Seventeen-year-old Kenneth Landon was once a skinhead, a member of the white supremacist group Aryan Nation. James Goodwin, whose face is still scarred from the time a rival broke a bottle against his cheek, was a leader of a black gang in Brooklyn.
That was before.
Thursday, they embraced. With other teen-agers and young adults from across Los Angeles, they sang, danced and "testified" before a cheering crowd--whose members included former First Lady Nancy Reagan--at Pride House, a drug rehabilitation center in Van Nuys.
"Just because I used to be one way, doesn't mean I can't change!" shouted Kenneth as part of the group's performance, while the others moved in a choreographed circle, beating their hands on their chests in the rhythm of a beating heart.
James and Kenneth are part of an organization called CityKids, a nonprofit arts and education foundation that aims to bring together inner-city youths with teen-agers and young adults from the suburbs to get to know one another and work together on theatrical productions and socially useful projects.
Founded in New York by former prison social worker Laurie Meadoff, the organization officially expanded its operations to Southern California on Thursday. The occasion was marked by the performance at Pride House and facilitated by a $50,000 grant from the Nancy Reagan Foundation. Reagan presented the check after Thursday's performance.
James, who came to Los Angeles to try his hand at acting, said he tried CityKids in Brooklyn on the advice of an adult mentor. At the time, he said, "I was just hanging out, not going to school," and had just attended the funeral of the seventh of his friends to die in less than one year.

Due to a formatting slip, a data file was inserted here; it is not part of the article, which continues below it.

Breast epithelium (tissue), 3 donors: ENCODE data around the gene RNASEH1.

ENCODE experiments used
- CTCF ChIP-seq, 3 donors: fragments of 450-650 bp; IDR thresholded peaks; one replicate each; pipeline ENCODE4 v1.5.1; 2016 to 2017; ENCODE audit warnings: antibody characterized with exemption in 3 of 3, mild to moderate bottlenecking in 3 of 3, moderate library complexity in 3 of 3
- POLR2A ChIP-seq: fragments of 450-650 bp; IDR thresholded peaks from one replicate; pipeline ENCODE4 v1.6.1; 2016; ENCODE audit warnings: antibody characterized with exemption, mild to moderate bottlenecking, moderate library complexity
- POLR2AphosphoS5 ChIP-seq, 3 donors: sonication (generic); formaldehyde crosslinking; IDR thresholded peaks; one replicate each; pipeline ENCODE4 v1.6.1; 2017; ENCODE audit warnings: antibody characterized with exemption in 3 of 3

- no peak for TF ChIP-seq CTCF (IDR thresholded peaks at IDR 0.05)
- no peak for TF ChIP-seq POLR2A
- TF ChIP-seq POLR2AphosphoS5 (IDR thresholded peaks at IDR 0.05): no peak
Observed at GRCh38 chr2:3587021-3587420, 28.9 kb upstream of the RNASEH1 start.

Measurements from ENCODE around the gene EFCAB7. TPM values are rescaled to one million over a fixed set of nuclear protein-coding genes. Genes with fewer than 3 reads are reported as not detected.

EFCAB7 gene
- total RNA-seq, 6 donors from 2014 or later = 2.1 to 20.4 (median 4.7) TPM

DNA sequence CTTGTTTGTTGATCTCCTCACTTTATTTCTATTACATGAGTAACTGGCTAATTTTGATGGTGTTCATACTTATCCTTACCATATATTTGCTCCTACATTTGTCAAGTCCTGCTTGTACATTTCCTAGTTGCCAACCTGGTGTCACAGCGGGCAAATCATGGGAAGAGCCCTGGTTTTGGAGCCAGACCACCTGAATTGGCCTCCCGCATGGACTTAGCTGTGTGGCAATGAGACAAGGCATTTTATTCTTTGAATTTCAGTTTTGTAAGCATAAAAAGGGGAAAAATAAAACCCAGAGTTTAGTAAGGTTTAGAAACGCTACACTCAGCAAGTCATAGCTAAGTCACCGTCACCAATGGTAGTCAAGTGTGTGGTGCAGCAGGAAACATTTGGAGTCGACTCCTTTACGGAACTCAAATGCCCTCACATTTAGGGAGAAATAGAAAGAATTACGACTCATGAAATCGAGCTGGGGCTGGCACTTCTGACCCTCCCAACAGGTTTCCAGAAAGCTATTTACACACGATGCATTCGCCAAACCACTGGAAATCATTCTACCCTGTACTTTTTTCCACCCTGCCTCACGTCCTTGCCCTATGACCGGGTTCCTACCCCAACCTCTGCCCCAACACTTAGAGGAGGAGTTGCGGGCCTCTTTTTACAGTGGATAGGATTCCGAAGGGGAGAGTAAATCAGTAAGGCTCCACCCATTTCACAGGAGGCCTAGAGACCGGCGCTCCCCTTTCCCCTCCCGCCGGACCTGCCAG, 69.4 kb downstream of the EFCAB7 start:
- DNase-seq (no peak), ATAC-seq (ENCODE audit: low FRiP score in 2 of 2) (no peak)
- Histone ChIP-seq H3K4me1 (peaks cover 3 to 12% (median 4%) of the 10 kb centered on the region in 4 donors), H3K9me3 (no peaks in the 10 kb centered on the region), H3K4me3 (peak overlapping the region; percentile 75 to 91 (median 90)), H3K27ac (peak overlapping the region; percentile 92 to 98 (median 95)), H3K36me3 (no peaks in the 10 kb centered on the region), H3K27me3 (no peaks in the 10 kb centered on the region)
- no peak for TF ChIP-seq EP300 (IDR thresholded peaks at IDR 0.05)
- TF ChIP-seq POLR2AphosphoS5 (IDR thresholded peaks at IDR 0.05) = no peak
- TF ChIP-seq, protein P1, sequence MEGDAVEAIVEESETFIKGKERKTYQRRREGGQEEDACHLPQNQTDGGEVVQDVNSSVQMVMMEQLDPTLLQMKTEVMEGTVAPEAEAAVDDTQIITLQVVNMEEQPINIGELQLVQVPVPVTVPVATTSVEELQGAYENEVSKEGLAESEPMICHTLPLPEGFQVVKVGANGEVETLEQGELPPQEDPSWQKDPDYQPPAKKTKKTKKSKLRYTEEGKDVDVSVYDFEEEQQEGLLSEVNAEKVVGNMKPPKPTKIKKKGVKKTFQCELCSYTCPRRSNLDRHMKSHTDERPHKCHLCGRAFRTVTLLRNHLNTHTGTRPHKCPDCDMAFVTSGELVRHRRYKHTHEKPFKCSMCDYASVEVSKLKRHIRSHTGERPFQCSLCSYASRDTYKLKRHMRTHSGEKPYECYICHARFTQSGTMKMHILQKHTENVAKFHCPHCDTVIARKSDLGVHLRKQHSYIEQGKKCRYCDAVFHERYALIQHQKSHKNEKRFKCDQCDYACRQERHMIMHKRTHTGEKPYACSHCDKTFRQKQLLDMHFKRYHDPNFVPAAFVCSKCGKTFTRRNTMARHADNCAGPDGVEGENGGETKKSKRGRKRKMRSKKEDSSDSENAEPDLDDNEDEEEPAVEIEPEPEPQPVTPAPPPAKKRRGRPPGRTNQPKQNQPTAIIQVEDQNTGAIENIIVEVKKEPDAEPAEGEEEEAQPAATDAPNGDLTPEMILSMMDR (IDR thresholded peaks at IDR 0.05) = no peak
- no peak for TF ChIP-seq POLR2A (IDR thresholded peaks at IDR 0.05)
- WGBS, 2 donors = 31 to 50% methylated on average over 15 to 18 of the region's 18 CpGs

At CityKids, he learned to talk about his feelings--about his family, about life on the streets, about the gang. And one day shortly thereafter, during a career expo, Meadoff handed the young street tough an expensive, portable two-way radio and dubbed him the leader of a group of 300 youngsters.
He was floored.
"I started doing something positive, instead of being this nuisance society labeled me as," said James, who left his gang by pretending to have been sent to jail. "I began to try to solve problems."
Meadoff said she had long considered expanding to Los Angeles and was finally prompted to act by the April riots.
She called Reagan, who had seen a performance by a CityKids repertory group in New York and pledged to help.
The biggest challenge in the move, Meadoff said, will be the city's size. To create a mix of youth from various areas, she is considering monthly meetings in rotating locations. Since June, youngsters have met once a month in a borrowed storefront gym in West Los Angeles, discussing their feelings about the riots and preparing Thursday's program.
They plan to spend most of the winter and spring refurbishing an inner-city playground or park, and working on a presentation to mark the anniversary of the riots.
New members will be recruited through schools, community youth programs and theatrical performances like the one at Pride House.
Thursday's event ended with a song, the youngsters pulling even reticent halfway-house residents up to the front. "I want to heal the rainbow," they sang, joined by the audience and the First Lady.
Even the famously stiff Secret Service agents accompanying Mrs. Reagan appeared to be moved.
"It's beautiful what you're doing," one agent declared to Meadoff. "It's just great. And when you've got them through college, you have them call me for a job in the Secret Service."